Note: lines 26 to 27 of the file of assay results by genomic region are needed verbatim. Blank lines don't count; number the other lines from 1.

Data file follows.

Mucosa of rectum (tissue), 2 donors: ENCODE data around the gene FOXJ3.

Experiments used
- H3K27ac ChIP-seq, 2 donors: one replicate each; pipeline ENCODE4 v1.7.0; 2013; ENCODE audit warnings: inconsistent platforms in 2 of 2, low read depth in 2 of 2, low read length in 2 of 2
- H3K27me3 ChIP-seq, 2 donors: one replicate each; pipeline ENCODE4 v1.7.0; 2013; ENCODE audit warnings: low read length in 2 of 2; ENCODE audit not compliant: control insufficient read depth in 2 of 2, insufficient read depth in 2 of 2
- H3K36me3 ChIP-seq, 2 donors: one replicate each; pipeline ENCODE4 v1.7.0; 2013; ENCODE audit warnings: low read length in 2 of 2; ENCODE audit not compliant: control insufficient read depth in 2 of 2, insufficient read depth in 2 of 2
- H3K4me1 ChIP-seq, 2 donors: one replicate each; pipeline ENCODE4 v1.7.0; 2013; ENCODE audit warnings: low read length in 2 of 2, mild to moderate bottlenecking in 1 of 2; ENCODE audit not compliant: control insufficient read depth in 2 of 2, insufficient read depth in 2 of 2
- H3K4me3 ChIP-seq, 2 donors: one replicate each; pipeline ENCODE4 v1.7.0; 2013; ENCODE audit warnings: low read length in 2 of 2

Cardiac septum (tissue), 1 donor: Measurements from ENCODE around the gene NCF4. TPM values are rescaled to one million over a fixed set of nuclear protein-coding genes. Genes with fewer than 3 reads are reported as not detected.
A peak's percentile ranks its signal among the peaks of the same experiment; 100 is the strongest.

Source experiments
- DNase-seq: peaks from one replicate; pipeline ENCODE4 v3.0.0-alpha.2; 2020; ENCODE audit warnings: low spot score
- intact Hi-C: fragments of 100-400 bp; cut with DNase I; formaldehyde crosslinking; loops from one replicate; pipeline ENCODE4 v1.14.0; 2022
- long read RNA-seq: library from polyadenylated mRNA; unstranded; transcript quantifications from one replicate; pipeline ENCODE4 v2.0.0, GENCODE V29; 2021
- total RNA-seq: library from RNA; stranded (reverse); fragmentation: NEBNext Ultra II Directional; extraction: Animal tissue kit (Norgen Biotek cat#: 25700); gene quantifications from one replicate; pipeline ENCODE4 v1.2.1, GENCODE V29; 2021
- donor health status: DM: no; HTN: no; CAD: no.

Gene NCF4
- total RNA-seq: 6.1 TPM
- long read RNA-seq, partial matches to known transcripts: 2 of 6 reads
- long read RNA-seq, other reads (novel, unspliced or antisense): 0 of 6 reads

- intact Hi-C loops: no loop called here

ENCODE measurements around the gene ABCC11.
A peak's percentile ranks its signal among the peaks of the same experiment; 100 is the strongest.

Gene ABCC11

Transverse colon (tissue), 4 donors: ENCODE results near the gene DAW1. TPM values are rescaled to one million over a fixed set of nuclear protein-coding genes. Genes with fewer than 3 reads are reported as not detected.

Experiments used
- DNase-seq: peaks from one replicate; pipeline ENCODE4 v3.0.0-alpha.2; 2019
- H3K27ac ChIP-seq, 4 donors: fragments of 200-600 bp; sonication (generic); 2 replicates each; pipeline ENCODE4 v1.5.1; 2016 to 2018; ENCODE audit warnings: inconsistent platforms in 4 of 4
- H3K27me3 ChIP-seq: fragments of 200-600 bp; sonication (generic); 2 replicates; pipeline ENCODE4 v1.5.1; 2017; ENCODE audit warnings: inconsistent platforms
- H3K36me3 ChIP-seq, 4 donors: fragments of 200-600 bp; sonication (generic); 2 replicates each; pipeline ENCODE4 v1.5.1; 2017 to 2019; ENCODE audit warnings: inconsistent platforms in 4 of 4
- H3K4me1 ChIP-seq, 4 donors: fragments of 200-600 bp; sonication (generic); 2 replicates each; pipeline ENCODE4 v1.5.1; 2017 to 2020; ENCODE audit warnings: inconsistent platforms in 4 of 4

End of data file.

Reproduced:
- DNase-seq: peaks from one replicate; pipeline ENCODE4 v3.0.0-alpha.2; 2019
- H3K27ac ChIP-seq, 4 donors: fragments of 200-600 bp; sonication (generic); 2 replicates each; pipeline ENCODE4 v1.5.1; 2016 to 2018; ENCODE audit warnings: inconsistent platforms in 4 of 4